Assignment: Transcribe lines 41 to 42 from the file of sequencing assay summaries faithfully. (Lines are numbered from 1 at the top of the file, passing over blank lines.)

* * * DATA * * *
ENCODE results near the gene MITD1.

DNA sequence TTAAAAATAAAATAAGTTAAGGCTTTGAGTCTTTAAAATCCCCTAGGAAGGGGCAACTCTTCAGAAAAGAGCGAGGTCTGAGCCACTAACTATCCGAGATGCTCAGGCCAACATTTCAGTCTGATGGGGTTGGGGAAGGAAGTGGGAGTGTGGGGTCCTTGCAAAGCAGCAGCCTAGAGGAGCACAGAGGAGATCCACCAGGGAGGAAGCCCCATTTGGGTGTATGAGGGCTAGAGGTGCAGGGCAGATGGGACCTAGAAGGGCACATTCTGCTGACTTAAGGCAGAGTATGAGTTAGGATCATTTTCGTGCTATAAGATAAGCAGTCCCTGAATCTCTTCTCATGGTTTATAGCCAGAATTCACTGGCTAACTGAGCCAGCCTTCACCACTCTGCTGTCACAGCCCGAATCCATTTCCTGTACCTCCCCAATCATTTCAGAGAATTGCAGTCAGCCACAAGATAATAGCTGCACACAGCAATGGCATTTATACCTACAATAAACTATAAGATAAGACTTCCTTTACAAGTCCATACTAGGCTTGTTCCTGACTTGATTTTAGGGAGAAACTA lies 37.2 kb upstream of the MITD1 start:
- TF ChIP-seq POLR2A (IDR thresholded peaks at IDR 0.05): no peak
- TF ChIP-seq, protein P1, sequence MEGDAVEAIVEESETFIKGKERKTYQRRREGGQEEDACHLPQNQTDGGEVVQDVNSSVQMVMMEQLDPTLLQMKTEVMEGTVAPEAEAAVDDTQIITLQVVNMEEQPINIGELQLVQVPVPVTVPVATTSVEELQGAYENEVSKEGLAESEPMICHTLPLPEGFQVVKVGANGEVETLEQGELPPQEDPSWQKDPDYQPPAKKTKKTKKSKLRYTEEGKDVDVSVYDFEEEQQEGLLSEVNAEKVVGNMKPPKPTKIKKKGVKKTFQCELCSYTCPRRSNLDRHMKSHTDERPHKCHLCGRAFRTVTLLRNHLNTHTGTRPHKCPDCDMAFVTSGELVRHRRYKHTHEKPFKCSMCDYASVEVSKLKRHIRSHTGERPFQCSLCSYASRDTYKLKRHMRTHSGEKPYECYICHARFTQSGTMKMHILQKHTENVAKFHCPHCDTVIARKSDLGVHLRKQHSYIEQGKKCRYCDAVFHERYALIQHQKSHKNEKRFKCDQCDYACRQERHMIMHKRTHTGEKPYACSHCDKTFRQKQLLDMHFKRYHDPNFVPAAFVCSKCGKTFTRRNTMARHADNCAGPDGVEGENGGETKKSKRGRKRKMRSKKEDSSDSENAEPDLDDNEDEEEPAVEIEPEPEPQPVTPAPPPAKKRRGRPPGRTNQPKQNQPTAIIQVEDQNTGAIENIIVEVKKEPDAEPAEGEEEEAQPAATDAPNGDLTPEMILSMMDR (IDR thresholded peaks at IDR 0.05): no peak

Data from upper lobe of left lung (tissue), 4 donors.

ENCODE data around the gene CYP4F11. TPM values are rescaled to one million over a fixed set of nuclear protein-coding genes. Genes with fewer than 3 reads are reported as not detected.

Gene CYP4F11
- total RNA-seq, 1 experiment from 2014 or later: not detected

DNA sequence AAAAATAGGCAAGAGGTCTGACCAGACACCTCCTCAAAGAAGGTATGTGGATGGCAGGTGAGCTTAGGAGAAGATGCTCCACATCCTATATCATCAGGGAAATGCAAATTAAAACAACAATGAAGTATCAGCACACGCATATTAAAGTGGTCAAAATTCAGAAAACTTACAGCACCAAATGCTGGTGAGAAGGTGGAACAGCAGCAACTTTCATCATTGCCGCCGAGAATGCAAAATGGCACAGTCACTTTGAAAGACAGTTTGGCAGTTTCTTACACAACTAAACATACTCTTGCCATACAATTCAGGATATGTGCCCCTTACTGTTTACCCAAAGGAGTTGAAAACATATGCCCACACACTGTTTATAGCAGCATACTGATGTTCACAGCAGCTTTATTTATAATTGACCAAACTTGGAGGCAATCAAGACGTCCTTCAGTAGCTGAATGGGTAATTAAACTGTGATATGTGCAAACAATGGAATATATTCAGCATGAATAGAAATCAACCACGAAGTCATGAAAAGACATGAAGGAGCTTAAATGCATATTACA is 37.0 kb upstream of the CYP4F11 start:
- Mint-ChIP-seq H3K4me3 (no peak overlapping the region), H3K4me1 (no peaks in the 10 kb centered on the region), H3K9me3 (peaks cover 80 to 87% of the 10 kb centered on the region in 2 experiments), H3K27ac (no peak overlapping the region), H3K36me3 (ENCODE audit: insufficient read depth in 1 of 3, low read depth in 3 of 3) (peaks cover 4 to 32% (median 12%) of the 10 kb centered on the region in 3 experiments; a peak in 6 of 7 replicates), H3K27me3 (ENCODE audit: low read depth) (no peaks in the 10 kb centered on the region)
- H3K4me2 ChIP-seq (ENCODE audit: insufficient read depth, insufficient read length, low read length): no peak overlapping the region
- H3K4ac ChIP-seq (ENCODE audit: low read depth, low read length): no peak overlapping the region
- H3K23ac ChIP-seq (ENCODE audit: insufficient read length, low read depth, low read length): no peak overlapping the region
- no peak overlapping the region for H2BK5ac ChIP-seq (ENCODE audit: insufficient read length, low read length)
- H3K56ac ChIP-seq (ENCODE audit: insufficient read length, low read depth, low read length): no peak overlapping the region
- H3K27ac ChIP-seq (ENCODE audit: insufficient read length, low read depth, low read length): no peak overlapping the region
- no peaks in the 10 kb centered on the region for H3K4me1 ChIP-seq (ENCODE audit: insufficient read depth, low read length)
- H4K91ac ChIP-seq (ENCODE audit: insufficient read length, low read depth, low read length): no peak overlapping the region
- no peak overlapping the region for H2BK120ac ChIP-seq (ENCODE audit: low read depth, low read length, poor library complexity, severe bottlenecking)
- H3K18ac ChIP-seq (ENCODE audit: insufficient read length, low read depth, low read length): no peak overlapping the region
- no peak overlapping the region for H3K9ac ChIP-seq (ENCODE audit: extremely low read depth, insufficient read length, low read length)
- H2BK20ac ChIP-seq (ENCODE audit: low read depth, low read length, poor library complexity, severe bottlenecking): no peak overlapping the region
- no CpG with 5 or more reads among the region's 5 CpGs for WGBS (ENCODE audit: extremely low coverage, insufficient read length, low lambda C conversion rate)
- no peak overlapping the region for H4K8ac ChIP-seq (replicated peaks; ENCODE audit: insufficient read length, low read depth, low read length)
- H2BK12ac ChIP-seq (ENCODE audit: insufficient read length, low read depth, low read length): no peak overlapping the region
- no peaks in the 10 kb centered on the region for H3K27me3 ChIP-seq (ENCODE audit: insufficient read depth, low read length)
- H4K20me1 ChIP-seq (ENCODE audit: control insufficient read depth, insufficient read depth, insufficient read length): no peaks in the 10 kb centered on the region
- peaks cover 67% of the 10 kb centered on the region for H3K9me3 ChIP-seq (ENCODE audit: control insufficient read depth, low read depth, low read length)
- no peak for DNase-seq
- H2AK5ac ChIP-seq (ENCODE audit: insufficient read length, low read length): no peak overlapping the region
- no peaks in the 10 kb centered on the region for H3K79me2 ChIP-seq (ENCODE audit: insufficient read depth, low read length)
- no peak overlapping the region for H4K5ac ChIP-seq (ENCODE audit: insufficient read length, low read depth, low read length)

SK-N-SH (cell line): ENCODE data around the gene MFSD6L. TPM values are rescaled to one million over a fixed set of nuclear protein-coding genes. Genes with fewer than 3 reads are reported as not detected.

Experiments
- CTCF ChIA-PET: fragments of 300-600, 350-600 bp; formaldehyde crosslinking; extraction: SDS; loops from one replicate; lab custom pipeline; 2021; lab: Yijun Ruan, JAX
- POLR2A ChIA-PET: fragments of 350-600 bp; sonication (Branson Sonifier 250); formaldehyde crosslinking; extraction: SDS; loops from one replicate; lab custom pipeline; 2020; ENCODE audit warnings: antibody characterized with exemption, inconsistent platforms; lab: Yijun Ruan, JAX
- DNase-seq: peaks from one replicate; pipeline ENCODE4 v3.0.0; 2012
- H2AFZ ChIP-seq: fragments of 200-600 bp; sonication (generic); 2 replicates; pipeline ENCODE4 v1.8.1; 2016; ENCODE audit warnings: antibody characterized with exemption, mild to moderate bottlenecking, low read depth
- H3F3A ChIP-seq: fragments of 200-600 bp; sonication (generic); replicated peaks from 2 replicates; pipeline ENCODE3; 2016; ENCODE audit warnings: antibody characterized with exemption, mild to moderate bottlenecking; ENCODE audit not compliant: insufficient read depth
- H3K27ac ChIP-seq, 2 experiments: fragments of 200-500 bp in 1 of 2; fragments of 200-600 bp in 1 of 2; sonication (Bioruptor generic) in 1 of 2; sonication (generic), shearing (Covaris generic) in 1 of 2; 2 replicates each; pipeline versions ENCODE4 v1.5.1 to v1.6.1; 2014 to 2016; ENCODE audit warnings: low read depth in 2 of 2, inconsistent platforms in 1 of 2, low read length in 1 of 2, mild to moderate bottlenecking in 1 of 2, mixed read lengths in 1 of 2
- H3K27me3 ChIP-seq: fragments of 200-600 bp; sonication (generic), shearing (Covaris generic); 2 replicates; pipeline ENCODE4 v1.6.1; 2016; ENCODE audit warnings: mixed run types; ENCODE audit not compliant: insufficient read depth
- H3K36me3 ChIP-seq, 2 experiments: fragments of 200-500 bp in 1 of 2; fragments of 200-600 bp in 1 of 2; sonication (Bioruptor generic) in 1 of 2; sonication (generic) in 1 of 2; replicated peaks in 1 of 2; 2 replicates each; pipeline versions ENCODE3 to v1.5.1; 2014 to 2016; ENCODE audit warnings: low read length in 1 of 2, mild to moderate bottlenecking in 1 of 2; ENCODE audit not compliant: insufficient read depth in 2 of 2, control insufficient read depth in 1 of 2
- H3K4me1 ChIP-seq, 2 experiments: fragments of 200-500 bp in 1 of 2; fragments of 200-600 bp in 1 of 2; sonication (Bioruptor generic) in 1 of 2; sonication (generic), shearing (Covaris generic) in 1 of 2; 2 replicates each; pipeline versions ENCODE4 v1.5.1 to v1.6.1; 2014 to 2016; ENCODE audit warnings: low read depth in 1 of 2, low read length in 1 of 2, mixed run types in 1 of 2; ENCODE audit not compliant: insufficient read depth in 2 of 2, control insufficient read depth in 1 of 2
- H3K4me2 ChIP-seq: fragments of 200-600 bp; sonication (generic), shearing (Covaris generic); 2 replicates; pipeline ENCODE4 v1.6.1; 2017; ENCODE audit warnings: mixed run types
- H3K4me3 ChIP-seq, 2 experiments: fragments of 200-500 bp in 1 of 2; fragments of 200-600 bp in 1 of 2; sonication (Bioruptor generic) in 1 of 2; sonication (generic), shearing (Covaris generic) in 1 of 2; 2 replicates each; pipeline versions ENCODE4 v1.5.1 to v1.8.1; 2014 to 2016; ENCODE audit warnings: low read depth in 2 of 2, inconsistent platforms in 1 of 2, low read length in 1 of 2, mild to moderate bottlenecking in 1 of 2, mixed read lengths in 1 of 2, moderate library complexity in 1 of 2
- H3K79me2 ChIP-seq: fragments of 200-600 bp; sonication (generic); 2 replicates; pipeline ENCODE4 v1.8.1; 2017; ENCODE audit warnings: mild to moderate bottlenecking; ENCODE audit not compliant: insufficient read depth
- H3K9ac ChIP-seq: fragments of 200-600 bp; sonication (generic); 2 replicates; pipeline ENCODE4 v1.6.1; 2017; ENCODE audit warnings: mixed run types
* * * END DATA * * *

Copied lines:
- H3K27me3 ChIP-seq: fragments of 200-600 bp; sonication (generic), shearing (Covaris generic); 2 replicates; pipeline ENCODE4 v1.6.1; 2016; ENCODE audit warnings: mixed run types; ENCODE audit not compliant: insufficient read depth
- H3K36me3 ChIP-seq, 2 experiments: fragments of 200-500 bp in 1 of 2; fragments of 200-600 bp in 1 of 2; sonication (Bioruptor generic) in 1 of 2; sonication (generic) in 1 of 2; replicated peaks in 1 of 2; 2 replicates each; pipeline versions ENCODE3 to v1.5.1; 2014 to 2016; ENCODE audit warnings: low read length in 1 of 2, mild to moderate bottlenecking in 1 of 2; ENCODE audit not compliant: insufficient read depth in 2 of 2, control insufficient read depth in 1 of 2